Why a Billionaire Like Sheldon Adelson Doesn’t Have Enough Money to Stop Internet Gambling

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April 13 2014 11:52 PM

The Big Gamble

Casino king Sheldon Adelson wants to ban Internet gambling. But states are moving fast to legalize, and even the super PAC billionaire may not be able to stop them.

Las Vegas Sands Corp. CEO Sheldon Adelson listens to New Jersey Gov. Chris Christie.
Sheldon Adelson, one of the most prolific political donors of the super PAC era.

Photo by Ethan Miller/Getty Images

Ever since Bugsy Siegel opened the Flamingo Hotel in 1946 and launched the Las Vegas Strip, gambling has held a tenuous position in American life, suggesting glamour, wealth, and corruption all at once. Now that casinos have spread nationwide and allegedly shed their mafia ties, a new branch of the industry is fighting for legitimacy.

Las Vegas–based casinos and overseas operators have begun an all-out battle over Internet gambling, which is mostly banned nationwide but carries with it the promise of billions of dollars in additional revenue for casinos and state governments. Three states began licensing online betting last year, and Congress is facing increasing pressure to either bar or regulate the fledgling industry.

The moves are coming in response to a concerted push orchestrated by a colorful cast of characters, including Sheldon Adelson, one of the most prolific political donors of the super PAC era, an offshore company that only recently settled federal allegations of money laundering and bank fraud, and a pair of benignly named political advocacy groups backed by big-time casino cash.

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Adelson, a prominent backer of conservative political causes and head of the Las Vegas Sands casino empire, has pledged to spend “whatever it takes” to get Congress to ban Internet gambling outright. In March, Sen. Lindsey Graham and Rep. Jason Chaffetz introduced a bill that was written with the help of Adelson’s lobbyists to achieve that goal.

Meanwhile, industry giants like Caesars Entertainment and MGM Resorts have taken the opposite tack, banding together in an effort to legalize and tap into the growing market. Maneuvering quietly in the background are foreign entities, including the Isle-of-Man-based PokerStars, the world’s biggest online poker operator. As a whole, the casino industry is among the most generous in giving to political candidates across the country. According to figures from the Center for Responsive Politics and the National Institute on Money in State Politics, the gambling industry contributed $287.6 million to state and federal campaigns from 2009 to 2012 (state data for 2013 aren’t yet available).

All together, these interest groups spent $8.2 million lobbying the federal government on Internet gambling last year, according to the trade publisher GamblingCompliance, and millions more in state capitals from Trenton to Sacramento. And while Washington has drawn much of the recent attention, the real action may come in the states. New Jersey, Nevada, and Delaware have already legalized online gambling, and lawmakers are debating the issue in seven other states right now.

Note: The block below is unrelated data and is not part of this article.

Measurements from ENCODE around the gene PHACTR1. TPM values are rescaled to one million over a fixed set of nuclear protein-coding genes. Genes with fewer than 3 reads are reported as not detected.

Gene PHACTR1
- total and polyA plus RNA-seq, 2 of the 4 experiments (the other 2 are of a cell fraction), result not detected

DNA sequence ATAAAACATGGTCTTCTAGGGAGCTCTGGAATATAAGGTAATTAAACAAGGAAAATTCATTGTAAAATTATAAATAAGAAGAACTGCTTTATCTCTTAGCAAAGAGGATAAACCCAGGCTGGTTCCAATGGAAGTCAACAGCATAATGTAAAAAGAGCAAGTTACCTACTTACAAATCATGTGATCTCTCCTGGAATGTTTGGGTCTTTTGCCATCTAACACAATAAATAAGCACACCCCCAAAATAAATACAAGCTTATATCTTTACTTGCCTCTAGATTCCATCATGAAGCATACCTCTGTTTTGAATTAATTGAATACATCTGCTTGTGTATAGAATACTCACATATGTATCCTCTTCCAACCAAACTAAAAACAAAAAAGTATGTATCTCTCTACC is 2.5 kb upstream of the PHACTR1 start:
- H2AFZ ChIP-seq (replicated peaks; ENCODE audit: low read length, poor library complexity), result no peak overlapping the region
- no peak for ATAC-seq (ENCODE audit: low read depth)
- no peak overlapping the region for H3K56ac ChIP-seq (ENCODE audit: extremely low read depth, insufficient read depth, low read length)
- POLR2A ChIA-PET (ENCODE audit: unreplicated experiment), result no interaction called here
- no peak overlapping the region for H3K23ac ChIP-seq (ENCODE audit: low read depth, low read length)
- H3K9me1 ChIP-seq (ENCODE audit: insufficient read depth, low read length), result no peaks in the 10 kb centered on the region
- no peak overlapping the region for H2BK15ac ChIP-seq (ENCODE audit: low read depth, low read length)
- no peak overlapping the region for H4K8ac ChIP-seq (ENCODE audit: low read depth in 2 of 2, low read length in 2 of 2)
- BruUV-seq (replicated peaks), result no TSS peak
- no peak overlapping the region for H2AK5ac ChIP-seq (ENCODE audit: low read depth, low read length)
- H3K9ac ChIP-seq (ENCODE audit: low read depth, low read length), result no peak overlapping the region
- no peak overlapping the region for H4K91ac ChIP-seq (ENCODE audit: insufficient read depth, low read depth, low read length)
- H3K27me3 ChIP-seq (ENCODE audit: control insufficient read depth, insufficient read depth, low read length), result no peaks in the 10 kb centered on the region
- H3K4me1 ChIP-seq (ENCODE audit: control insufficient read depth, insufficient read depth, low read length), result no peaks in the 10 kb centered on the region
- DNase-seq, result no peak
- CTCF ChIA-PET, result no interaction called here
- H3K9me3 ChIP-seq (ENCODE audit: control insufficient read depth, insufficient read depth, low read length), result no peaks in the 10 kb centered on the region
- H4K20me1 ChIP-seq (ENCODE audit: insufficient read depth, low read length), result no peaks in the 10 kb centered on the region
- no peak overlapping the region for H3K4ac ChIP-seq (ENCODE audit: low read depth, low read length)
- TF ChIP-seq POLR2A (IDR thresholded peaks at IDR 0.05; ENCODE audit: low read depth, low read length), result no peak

In these capitals, the promise of gambling profits is mixing with a need to plug budget gaps. Lawmakers face pressure to boost revenues, while proponents of online gambling are dangling the issue as a pain-free “voluntary tax.” And so other states seem sure to follow—and there may be little that Sheldon Adelson or anyone else can do about that.

Original Sin

For years, online betting was neither forbidden nor permitted explicitly by state or federal laws. The Department of Justice had long argued that the 1961 Wire Act, passed to limit bookies’ use of interstate telegraphs, prohibited all forms of betting online. Others disagreed, arguing that the act applied only to sporting events. But with the issue unresolved, a handful of companies began offering gambling online to American players beginning in the late 1990s, operating out of loosely regulated offshore locales.

Online poker took a hit in 2011, though, when the Justice Department sued several of the biggest operators, including PokerStars. Prosecutors portrayed an elaborate scheme to deceive banks, which were barred from processing online gambling payments, saying executives had established fake online businesses with names like www.petfoodstore.biz to hide transactions worth billions. The companies eventually settled the suit without admitting guilt, but the day became known as Black Friday in the industry after it decimated the country’s online offerings.